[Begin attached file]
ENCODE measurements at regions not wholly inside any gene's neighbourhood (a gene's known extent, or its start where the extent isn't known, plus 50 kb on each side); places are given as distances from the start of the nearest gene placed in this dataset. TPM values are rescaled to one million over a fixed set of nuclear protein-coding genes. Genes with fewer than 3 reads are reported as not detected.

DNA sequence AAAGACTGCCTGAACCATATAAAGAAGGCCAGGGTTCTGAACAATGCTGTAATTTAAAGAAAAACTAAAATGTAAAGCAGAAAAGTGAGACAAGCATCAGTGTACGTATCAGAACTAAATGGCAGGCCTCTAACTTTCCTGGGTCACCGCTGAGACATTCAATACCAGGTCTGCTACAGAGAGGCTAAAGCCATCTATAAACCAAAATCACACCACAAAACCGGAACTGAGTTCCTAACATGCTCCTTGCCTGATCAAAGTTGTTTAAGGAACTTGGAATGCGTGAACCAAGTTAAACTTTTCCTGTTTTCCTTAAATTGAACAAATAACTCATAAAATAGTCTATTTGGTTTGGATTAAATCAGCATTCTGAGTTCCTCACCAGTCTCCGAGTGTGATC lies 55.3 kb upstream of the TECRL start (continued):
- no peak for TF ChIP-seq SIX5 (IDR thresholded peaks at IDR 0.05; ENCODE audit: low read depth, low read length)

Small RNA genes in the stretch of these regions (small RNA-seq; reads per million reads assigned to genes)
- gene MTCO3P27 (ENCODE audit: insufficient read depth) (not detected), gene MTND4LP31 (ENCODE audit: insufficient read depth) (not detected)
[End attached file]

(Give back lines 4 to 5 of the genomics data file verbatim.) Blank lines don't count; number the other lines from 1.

Small RNA genes in the stretch of these regions (small RNA-seq; reads per million reads assigned to genes)
- gene MTCO3P27 (ENCODE audit: insufficient read depth) (not detected), gene MTND4LP31 (ENCODE audit: insufficient read depth) (not detected)